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It is bounded on the north and west by the Indus river and is about 19 miles (31 km) long (from east to west) and 9 miles (14 km) broad. Percolation from the Indus makes the area extremely fertile. The population of the area is primarily Hindko and Pashto speakers.
The name "Chhachh" means A bowl type container according to the native language, which was used to drink lassi by the locals. Geographically, the surface of the Chhachh region is like a bowl. Chhachh has been identified with the Chukhsa or Chuskha country of the Taxila copperplate inscription. In the Muslim period it was known as Chhachh-Hazara, or Takht Hazara. Hazro is in this plain.
A small percentage of the population of Chhachh has Pashtun roots and belongs to Qais Abdur Rashid. They are mostly descendants of the tribes of (Khurakhail ) Durrani, Tanoli, Alizai, Yousafzai, Malizai, Kakar, Umarzai, Jadoon, Tareen, Tahirkheli, Sadozai, Khattak and Barakzai. They arrived in the area at around 1000 AD as part of the army of the Ghaznavid Empire and made it their permanent home after defeating the Hindu confederation near Hazro.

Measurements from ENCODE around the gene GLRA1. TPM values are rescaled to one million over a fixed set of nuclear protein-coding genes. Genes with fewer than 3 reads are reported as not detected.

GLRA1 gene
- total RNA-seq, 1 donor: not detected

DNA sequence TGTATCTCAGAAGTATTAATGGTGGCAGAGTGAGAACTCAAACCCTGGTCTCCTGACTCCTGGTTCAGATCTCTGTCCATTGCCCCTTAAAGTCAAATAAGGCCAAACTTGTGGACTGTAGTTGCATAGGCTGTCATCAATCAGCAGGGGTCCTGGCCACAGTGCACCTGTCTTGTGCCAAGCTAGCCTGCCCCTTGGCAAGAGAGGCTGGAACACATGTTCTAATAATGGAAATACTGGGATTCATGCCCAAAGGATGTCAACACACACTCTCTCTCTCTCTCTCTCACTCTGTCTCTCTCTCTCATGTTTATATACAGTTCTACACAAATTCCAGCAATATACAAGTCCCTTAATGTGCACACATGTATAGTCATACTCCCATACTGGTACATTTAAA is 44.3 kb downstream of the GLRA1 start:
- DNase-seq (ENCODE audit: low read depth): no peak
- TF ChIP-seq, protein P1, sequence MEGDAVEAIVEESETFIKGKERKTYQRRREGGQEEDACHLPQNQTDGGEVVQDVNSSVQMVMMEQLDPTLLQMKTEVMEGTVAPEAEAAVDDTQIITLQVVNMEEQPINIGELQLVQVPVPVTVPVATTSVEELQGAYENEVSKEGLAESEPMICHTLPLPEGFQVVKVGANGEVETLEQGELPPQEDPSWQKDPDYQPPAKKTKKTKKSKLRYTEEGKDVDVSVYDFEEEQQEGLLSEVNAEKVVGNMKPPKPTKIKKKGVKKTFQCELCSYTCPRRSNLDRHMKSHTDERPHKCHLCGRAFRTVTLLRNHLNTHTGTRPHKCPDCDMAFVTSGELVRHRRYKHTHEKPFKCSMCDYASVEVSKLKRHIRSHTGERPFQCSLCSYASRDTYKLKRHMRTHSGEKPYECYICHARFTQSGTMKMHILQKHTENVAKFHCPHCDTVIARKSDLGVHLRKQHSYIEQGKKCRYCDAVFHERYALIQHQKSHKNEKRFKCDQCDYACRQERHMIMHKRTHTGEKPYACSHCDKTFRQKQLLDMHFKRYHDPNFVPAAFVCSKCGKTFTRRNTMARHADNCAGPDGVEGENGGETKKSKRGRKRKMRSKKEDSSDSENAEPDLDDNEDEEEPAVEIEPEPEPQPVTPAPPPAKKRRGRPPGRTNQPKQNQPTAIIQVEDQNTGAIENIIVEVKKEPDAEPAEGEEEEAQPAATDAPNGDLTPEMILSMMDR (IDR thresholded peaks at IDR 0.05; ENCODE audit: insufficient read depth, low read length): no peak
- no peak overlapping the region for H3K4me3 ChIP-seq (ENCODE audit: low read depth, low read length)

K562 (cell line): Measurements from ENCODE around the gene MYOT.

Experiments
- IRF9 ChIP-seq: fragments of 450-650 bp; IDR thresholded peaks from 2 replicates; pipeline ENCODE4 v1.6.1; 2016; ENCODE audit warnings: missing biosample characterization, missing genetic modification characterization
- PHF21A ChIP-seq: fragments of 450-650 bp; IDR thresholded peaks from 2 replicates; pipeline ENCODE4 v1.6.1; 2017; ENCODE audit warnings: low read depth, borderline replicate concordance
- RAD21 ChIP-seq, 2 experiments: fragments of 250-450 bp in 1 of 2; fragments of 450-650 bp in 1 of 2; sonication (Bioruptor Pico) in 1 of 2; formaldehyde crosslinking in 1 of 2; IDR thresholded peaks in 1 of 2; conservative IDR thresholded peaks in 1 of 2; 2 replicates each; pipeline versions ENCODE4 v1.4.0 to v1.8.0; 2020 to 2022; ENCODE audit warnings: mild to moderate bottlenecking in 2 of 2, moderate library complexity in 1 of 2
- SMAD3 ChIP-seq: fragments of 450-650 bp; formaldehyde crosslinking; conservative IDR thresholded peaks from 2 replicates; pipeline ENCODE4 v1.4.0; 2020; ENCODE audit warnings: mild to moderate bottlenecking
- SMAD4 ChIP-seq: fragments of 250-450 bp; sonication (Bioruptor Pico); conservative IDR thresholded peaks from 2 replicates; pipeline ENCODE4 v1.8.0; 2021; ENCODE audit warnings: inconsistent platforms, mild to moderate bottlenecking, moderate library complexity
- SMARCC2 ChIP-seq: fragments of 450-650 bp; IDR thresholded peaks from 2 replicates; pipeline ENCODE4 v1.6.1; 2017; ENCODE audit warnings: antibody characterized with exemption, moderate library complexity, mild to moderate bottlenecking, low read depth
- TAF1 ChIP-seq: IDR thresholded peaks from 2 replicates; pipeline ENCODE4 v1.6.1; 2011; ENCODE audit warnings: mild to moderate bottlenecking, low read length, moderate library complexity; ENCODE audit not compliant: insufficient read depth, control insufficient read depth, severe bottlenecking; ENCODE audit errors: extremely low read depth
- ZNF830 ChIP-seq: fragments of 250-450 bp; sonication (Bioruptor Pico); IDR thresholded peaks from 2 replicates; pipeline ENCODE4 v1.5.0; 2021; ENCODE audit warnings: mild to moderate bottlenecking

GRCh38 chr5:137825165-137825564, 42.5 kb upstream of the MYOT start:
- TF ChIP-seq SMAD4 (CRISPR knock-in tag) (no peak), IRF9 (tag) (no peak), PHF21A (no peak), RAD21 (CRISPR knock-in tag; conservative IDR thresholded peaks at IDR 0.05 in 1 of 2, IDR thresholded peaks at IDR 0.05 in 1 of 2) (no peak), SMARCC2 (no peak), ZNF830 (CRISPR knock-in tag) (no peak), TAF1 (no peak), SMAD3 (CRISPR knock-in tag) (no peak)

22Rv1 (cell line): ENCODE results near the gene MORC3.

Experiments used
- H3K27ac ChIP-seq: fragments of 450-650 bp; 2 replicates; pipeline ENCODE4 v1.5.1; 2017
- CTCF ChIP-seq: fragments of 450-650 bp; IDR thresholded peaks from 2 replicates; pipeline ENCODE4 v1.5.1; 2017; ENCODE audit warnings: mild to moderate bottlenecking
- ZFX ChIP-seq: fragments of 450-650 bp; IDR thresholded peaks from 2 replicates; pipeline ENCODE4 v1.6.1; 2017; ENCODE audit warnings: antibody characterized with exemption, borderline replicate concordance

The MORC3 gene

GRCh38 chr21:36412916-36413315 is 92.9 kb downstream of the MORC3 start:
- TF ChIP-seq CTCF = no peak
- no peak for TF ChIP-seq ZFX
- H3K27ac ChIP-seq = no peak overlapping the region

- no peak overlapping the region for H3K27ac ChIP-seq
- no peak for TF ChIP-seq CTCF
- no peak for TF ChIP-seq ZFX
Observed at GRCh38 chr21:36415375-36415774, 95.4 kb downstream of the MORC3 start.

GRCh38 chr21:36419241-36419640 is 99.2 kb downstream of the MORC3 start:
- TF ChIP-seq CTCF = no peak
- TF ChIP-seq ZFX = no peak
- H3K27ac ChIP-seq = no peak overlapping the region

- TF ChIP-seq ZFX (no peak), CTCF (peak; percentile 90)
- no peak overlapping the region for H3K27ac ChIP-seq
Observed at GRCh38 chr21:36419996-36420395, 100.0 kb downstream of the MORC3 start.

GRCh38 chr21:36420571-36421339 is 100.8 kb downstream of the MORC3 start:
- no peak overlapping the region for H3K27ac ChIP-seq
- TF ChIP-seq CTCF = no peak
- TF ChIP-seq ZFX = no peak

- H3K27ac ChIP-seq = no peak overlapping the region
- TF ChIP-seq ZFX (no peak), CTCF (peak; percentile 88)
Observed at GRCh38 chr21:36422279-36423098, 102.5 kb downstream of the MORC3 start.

Proof of this is that many of the villages and individual quarters are named after Pashtun personalities and tribes, markedly showing who had founded them. These include Nasozai, Musazai, Musakhel, Utman Khel, Saleem Khan, Ghorghushti, and Barazai.
There are some 84 villages in the early 90s but now this figure has increased to more than 90 villages in Chhachh valley, including: (khurakhail)
- Kalu Kalan
- Malak Mala
- Garhi Matani
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